But I’m rethinking my bias, now that I’ve tasted a few flavors by Scream Sorbet, which opened in Oakland’s Temescal neighborhood about 10 days ago.

Normally, sorbets are a combination of fruit, water and sugar. The creative confections that Scream Sorbet has sold at Bay Area farmers markets for the past few years don’t contain any dairy, but they still manage to take sorbet in a whole new direction. Scream sorbets eat like ice cream, since they have a surprisingly creamy and luscious texture that comes from a careful blend of nut milks and butters. After a bite of Scream sorbet, the palate feels clean instead of coated with fat, as often happens with dairy-based ice creams.

Owner Nathan Kurz explains that most traditional ice creams are 90 percent eggs, cream and sugar with just 10 percent flavoring like strawberries, chocolate or pistachio nuts added. But Scream pastry chef Stephanie Lau – who worked at Cafe Fanny starts with a base ingredient like locally grown sweet potatoes, pomegranates or pecans and adds just enough sugar and fats from nuts or coconut to make the recipe creamy.

Scream Sorbet's shop window at 5030 Telegraph Ave. in Oakland features lids from their many different flavors.

“You get so much more flavor out of the sorbets this way,” says Kurz, who owns Scream along with Noah Goldner. He explains the research that led them to creamy sorbets in this October 2010 New York Times Style Magazine piece.

At their storefront at 5030 Telegraph Ave., shoppers can pick up pints of sorbet for $8 to $10 apiece in a variety of Scream flavors like seasonal Pecan and Bourbon laced with Maker’s Mark, Rose Almond, Satsuma Mandarin, Coconut Thai Basil and Kettle Corn.

They’re still waiting for their final health department permit, so they can’t scoop ice cream – er sorbet – on premises yet. But it’s worth stopping by to sample of one of their ice cream sandwiches like shortbread stuffed with Meyer lemon sorbet or gingersnaps with Blue Bottle Coffee sorbet. They’re so good, I promise you’ll forget all about the v-word.

Salted Butter Caramel…Mmmm!

A tiny pool of Gale Gand's Salted Butter Caramel graced this chocolate pot de cremé.

Is there anything better than salted butter caramel?

I think not. I mean who doesn’t like the taste of sugar? But it’s even better with a bit of saltiness to make you want – no need – to take another bite. That’s why it’s so hard to put down that bag of kettle corn from the farmer’s market. Or why the addictive caramel and cheese corn mix first served at Garrett’s Popcorn in Chicago is widely imitated.

Salted caramel is usually associated with Brittany in France, where it’s called caramel au beurre salé. The style is said to have been created in the 1970s by a chocolatier and caramélier named Henri Le Roux. He added some of the region’s famous grey sea salt – aka fleur de sel de Guerande – to his pot of caramel. I have tasted Le Roux’s salted caramels – which come in an assorted box with flavors like caramelized apple tatin, bitter chocolate and orange ginger – and they were worth every penny.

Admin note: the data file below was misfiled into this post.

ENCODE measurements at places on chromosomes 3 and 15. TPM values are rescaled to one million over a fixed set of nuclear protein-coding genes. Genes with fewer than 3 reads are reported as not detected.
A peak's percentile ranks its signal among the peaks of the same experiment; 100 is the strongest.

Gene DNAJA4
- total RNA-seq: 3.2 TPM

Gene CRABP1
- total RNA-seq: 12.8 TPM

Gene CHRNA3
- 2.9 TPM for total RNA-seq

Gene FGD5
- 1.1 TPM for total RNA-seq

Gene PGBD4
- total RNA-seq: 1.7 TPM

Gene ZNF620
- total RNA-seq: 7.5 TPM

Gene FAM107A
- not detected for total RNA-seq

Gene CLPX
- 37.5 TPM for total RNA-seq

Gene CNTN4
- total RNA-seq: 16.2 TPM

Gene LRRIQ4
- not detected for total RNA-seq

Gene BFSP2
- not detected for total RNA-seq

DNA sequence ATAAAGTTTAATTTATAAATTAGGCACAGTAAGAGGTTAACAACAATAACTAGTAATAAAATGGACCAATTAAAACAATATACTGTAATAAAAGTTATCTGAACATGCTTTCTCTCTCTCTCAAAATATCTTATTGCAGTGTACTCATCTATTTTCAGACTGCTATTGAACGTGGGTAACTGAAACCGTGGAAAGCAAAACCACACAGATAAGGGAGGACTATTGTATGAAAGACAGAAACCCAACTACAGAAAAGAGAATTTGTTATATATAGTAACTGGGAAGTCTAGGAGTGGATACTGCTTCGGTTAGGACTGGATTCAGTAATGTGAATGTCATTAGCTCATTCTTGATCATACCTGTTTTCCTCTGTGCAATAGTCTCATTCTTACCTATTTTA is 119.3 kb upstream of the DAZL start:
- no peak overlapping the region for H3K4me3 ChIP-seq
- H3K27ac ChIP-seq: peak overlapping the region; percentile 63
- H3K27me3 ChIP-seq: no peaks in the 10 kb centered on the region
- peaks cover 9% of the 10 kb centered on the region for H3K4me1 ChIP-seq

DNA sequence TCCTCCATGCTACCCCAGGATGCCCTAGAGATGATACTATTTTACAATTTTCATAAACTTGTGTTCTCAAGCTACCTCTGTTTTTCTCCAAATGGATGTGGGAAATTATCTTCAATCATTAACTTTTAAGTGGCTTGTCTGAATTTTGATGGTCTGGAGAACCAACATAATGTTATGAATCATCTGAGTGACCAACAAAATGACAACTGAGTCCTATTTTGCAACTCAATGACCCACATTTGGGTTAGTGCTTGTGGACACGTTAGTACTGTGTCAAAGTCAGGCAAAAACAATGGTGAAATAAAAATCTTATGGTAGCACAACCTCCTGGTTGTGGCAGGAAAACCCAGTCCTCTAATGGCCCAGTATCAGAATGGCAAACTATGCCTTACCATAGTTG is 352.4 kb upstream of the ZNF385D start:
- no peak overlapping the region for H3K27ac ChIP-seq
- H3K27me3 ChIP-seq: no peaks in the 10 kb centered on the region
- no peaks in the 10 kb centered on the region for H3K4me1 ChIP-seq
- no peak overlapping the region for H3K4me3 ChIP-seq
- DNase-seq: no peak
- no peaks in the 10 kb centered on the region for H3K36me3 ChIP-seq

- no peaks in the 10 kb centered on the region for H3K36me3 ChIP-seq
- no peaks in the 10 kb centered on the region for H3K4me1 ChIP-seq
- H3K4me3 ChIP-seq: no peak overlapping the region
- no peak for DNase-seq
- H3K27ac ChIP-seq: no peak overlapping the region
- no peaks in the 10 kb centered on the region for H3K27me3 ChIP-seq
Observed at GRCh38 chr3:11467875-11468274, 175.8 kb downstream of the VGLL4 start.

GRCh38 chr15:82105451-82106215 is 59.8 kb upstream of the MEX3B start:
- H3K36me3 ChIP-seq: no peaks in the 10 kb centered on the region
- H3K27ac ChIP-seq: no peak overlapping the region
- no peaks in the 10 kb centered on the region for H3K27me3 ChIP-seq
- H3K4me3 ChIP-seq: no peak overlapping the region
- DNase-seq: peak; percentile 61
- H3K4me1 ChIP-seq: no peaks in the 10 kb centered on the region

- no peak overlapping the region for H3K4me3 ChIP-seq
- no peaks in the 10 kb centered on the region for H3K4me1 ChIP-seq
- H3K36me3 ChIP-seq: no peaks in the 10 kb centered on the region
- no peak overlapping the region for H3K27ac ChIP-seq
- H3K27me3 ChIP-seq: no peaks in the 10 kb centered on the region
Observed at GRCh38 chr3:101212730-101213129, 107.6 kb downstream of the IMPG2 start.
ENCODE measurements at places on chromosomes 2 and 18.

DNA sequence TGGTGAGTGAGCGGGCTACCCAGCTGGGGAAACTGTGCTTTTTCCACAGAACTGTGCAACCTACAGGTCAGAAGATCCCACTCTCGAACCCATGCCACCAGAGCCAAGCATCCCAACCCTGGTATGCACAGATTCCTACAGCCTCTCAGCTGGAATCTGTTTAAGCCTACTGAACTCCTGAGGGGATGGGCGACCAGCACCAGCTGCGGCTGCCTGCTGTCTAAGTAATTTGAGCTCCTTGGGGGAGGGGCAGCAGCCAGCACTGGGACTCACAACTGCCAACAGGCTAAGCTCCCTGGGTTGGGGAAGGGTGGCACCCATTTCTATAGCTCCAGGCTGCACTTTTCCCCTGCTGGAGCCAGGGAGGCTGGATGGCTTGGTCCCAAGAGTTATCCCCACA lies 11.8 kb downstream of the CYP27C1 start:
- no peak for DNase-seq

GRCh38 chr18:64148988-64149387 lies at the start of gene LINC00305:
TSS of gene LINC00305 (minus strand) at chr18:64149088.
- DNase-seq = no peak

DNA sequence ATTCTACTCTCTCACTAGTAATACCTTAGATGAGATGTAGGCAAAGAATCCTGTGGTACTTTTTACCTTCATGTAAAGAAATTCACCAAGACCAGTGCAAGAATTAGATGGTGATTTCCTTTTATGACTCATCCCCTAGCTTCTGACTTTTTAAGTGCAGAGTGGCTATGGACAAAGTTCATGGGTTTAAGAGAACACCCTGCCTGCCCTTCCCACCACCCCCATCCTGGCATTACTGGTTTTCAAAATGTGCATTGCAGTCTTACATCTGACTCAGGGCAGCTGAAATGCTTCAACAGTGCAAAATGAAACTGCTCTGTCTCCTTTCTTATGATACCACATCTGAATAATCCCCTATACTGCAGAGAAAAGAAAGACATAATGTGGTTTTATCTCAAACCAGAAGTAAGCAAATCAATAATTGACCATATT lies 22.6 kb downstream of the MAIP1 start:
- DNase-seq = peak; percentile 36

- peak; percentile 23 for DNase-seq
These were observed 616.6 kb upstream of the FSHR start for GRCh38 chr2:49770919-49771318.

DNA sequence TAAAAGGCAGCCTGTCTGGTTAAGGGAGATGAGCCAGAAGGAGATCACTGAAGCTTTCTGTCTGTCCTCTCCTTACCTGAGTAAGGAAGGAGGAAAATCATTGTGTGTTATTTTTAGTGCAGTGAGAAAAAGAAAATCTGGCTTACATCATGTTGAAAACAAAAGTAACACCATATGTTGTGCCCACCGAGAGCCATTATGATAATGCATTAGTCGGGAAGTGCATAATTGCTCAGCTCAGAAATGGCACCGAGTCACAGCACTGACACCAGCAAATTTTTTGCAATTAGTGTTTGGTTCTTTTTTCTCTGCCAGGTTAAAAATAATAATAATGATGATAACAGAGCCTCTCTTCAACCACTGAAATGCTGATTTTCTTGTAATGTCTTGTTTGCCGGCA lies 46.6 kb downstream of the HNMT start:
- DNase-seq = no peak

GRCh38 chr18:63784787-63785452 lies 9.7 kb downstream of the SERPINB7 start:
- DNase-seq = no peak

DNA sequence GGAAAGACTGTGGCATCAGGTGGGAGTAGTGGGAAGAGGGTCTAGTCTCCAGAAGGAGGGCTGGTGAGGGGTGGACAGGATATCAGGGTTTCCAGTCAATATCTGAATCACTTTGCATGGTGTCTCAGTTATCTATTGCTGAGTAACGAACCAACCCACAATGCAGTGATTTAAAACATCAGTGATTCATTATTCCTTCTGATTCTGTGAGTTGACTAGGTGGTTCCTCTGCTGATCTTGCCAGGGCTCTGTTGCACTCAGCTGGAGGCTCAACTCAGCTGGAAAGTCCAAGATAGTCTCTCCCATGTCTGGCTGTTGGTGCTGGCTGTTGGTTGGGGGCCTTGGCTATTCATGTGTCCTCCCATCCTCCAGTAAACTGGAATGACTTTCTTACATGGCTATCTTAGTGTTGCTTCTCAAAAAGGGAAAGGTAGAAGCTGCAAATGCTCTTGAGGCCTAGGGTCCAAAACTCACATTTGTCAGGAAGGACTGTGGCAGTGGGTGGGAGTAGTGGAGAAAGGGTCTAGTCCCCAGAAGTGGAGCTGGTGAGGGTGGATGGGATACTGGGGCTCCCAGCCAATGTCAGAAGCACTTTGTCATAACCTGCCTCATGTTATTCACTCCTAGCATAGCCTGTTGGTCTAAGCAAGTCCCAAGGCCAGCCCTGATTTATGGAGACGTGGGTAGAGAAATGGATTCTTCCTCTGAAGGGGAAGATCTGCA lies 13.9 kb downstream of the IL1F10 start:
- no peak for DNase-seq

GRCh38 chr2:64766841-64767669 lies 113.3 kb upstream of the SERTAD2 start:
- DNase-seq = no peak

For some reason, I was slightly intimidated by the thought of making salted caramel at home. But Gale Gand, the Chicago pastry chef, made it look so easy when she was the special guest at the Sweet Sundays breakfast earlier this week at Epcot Food & Wine Festival at Walt Disney World.

I picked up a good tip: Gale dropped little spots of caramel on a white plate to judge whether it was dark enough. In just a few minutes it went from pale gold to deep maple, so it doesn’t take long.

She served it atop a Chocolate Pot de Cremé with a Black Pepper Whipped Cream, but I can imagine lots of other ways to enjoy it.

Her recipe is so simple it’s Tweetable.

Gale Gand’s Salted Butter Caramel
3/4 cup sugar
1/4 cup water
1/2 cup cream
1/4 tsp. fleur de sel

Boil the sugar and water until it gets to the desired shade of golden brown. When it’s there, let it cool a bit. Whisk in the cream until it’s fully incorporated and then add the salt. Voila!

Skylite Snowballs: An Icy Taste of Baltimore in the East Bay

An icy strawberry and jasmine tea treat from Skylite Snowballs' visit to Piedmont Avenue in Oakland.

I lived in Baltimore as a kid. And while I’ve indulged in local delicacies like steamed blue crab and crab salad, apparently I missed out on the icy treats that Baltimoreans call snowballs. Until today that is.

I was driving up Piedmont Avenue in North Oakland when I spotted a pale blue truck with a a row of colorful flavored syrups in the window. I parked and then walked up to the truck, just as an excited couple was approaching. They follow @Skylitesnowball on Twitter and were happy to find the truck.

Kate – the cheerful young woman who launched Skylite Snowballs on Labor Day weekend, told me snowballs are always served in a cup, unlike Midwestern snow cones. The ice is grated more finely than a snowcone, but it’s not as fluffy as Hawaiian shave ice. In Baltimore and around the state of Maryland, snowballs are an old-fashioned treat that’s sold at carnivals and from little shacks.

This article Cold Comfort from City Paper explains that snowballs are sold around the state, often for just a dollar or so. Historians trace them back to the turn of the century, when ice wagons would sell a cup of shaved ice. The most popular flavors there are egg custard, cherry and chocolate, with a dollop of marshmallow creme on top.

Kate’s are different because she makes the flavorings herself, using seasonal fruit like strawberries, and artisanal ingredients like Tcho Chocolate and Four Barrel Coffee. So hers cost $3 to 5 for a basic snowball, plus $1 more for marshmallow or chocolate topping.

I tried one with strawberry and jasmine tea flavorings and liked the way the floral taste of the jasmine mixed with the soft strawberry flavor. The whole effect was kind of mild, so I sprinkled some Stevia powder on it at home and it was just right. Next time, I’m having a classic chocolate snowball with marshmallow. If you want to try one, follow Kate @Skylitesnowball on Twitter.